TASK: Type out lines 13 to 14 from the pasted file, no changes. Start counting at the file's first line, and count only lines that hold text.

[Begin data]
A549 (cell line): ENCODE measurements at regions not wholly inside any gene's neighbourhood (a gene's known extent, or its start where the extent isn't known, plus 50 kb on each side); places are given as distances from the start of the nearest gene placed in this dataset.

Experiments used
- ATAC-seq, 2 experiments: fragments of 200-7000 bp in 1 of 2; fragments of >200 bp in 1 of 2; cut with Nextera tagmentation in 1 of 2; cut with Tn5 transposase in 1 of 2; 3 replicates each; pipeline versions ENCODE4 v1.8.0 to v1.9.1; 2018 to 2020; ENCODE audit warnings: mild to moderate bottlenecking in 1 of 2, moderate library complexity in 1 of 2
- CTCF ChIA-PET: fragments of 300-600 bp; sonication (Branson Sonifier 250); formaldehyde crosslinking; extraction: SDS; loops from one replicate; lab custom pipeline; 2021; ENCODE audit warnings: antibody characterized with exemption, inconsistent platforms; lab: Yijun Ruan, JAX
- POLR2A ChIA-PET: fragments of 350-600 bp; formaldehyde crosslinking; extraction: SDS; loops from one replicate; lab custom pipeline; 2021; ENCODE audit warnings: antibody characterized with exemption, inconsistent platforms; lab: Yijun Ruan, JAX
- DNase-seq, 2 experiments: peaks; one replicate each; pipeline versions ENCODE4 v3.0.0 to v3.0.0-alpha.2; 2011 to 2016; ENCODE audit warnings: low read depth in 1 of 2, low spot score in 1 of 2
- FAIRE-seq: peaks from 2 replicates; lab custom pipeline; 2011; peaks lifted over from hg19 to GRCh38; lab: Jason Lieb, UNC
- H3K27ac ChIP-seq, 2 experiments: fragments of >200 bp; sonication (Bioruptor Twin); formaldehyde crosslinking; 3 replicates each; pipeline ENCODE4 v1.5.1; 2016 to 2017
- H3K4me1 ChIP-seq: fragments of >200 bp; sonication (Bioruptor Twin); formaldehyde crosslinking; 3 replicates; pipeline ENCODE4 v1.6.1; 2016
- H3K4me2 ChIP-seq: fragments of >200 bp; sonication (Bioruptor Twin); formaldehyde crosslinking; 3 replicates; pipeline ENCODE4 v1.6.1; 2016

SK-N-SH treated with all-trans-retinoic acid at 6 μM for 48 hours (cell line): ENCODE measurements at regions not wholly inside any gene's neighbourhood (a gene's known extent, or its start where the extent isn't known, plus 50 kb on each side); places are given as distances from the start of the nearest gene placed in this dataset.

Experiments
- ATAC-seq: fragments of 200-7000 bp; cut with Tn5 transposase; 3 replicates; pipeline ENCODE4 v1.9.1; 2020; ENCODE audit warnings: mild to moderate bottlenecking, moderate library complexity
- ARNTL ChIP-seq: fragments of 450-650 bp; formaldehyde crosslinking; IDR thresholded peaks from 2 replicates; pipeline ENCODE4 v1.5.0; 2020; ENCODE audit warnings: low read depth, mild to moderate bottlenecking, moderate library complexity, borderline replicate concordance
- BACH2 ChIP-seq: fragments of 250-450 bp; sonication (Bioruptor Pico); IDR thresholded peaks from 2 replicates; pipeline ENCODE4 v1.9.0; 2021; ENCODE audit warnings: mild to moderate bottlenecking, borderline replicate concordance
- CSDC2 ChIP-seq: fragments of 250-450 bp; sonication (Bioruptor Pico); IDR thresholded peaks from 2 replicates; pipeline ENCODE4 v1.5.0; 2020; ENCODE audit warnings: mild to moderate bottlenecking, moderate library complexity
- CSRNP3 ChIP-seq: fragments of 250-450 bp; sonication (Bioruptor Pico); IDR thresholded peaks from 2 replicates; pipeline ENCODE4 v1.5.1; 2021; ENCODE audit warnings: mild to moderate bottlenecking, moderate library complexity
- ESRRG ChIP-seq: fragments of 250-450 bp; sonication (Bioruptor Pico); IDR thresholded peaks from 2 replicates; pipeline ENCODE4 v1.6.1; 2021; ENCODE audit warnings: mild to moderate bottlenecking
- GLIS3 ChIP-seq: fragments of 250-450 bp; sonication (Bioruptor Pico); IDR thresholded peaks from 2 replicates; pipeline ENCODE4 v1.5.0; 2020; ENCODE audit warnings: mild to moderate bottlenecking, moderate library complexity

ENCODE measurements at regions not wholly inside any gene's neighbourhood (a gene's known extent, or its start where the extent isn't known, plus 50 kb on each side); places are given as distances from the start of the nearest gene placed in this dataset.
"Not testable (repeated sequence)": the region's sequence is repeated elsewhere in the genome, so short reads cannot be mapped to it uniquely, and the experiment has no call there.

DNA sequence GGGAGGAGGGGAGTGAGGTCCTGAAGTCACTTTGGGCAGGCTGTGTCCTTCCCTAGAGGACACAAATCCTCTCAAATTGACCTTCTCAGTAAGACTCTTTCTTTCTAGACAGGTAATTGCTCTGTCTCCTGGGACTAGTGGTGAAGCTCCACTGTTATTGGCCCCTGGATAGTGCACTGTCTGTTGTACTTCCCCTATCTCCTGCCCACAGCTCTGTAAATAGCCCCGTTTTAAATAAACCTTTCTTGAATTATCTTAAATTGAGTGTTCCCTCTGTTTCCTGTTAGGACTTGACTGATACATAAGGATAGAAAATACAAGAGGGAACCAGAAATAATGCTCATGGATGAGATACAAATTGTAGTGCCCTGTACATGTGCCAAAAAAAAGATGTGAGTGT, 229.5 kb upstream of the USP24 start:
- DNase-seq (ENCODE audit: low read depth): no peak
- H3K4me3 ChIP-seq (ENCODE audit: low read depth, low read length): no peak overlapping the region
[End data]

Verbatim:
- ATAC-seq: fragments of 200-7000 bp; cut with Tn5 transposase; 3 replicates; pipeline ENCODE4 v1.9.1; 2020; ENCODE audit warnings: mild to moderate bottlenecking, moderate library complexity
- ARNTL ChIP-seq: fragments of 450-650 bp; formaldehyde crosslinking; IDR thresholded peaks from 2 replicates; pipeline ENCODE4 v1.5.0; 2020; ENCODE audit warnings: low read depth, mild to moderate bottlenecking, moderate library complexity, borderline replicate concordance